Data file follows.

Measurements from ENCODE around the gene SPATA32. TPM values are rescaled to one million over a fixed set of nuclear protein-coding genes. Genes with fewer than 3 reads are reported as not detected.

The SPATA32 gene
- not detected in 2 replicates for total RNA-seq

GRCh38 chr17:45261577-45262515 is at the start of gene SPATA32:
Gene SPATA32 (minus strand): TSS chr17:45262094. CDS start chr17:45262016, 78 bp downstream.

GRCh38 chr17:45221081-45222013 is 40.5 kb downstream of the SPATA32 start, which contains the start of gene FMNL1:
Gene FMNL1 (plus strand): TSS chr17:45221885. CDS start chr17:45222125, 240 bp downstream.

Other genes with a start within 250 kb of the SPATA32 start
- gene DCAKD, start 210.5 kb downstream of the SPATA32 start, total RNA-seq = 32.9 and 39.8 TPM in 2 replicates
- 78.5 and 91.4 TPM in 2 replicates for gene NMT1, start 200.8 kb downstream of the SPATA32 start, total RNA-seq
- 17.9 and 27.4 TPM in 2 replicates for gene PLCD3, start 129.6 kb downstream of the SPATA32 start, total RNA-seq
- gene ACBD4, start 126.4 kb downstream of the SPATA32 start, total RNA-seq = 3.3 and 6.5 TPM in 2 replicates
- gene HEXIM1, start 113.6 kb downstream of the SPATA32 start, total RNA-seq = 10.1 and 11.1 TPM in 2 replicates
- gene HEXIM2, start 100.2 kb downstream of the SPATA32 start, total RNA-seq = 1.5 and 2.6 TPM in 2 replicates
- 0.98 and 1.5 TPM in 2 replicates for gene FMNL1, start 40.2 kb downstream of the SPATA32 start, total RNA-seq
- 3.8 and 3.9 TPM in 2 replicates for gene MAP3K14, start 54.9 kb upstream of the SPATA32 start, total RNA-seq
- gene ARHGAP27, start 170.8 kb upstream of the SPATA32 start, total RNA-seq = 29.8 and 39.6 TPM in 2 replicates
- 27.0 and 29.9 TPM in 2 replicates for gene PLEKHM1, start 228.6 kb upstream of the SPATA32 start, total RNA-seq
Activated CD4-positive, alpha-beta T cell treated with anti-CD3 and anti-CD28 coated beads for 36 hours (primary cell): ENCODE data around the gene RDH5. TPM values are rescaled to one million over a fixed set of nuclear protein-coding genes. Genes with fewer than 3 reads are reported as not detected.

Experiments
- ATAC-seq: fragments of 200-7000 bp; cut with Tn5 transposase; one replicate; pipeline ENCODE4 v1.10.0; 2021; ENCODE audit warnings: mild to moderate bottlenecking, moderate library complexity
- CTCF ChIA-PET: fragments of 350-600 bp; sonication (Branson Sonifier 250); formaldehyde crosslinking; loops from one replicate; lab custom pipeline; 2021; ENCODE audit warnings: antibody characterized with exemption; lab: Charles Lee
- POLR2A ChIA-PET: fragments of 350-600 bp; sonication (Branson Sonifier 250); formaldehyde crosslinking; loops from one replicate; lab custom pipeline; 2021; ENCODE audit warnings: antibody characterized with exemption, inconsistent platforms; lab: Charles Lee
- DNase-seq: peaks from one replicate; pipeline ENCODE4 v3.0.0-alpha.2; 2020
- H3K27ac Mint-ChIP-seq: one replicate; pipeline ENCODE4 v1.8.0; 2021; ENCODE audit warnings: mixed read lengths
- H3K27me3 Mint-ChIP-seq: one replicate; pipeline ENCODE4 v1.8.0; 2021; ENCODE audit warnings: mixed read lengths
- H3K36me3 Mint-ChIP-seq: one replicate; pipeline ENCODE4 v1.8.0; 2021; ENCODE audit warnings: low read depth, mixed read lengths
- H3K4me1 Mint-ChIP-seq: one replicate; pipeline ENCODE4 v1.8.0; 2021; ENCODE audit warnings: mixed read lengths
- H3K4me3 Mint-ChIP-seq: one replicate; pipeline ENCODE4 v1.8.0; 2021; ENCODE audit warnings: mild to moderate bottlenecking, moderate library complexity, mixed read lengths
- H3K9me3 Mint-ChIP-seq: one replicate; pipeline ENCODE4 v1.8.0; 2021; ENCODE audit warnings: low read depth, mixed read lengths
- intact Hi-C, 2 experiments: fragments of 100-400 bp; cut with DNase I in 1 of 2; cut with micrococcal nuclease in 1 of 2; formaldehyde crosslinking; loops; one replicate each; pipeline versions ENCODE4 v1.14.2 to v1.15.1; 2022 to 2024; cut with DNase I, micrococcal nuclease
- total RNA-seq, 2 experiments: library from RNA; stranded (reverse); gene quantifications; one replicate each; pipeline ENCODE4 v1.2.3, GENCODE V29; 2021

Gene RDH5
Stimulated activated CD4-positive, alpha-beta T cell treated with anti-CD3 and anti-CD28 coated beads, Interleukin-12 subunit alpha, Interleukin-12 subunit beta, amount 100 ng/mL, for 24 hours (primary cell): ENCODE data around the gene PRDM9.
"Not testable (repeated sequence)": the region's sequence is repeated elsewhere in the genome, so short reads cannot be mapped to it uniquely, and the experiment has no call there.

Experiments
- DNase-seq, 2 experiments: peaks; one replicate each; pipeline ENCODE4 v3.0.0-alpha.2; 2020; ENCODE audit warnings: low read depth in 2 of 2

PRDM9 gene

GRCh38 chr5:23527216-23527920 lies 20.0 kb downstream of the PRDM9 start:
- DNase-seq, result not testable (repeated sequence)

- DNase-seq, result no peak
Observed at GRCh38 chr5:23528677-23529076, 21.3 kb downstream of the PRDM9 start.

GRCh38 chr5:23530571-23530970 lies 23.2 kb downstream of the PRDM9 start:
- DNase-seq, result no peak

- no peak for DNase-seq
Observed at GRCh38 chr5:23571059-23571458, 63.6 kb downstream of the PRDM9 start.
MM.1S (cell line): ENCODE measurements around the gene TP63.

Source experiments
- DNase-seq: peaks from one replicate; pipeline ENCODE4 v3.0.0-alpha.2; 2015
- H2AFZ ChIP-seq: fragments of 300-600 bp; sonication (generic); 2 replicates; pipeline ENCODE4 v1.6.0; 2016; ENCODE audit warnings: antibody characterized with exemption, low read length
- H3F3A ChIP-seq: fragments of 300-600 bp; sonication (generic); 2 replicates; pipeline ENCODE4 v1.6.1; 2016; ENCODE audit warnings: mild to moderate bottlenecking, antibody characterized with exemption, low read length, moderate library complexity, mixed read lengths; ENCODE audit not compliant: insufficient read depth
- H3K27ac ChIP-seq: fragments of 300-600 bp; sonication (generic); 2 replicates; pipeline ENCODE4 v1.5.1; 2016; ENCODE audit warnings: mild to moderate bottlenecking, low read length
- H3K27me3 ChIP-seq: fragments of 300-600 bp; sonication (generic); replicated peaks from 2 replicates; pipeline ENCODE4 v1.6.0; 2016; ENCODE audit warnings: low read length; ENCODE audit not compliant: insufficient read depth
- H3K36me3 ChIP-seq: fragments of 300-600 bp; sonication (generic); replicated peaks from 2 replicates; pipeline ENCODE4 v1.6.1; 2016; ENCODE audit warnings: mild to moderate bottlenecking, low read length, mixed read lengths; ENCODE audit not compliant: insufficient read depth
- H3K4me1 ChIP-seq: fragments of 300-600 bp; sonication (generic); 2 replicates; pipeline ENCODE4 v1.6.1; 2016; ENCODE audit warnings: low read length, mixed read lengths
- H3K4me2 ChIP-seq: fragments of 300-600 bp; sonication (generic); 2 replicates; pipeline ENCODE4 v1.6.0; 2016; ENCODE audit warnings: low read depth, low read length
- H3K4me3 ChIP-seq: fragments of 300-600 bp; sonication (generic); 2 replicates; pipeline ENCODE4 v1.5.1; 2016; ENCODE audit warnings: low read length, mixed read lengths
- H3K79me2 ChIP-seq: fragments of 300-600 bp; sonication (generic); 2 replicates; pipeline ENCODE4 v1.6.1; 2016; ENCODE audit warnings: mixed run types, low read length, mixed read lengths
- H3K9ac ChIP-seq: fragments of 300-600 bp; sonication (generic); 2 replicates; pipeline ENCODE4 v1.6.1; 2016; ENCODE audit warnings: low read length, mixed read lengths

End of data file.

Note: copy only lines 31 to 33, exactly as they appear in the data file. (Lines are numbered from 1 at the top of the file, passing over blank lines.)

- intact Hi-C, 2 experiments: fragments of 100-400 bp; cut with DNase I in 1 of 2; cut with micrococcal nuclease in 1 of 2; formaldehyde crosslinking; loops; one replicate each; pipeline versions ENCODE4 v1.14.2 to v1.15.1; 2022 to 2024; cut with DNase I, micrococcal nuclease
- total RNA-seq, 2 experiments: library from RNA; stranded (reverse); gene quantifications; one replicate each; pipeline ENCODE4 v1.2.3, GENCODE V29; 2021

Gene RDH5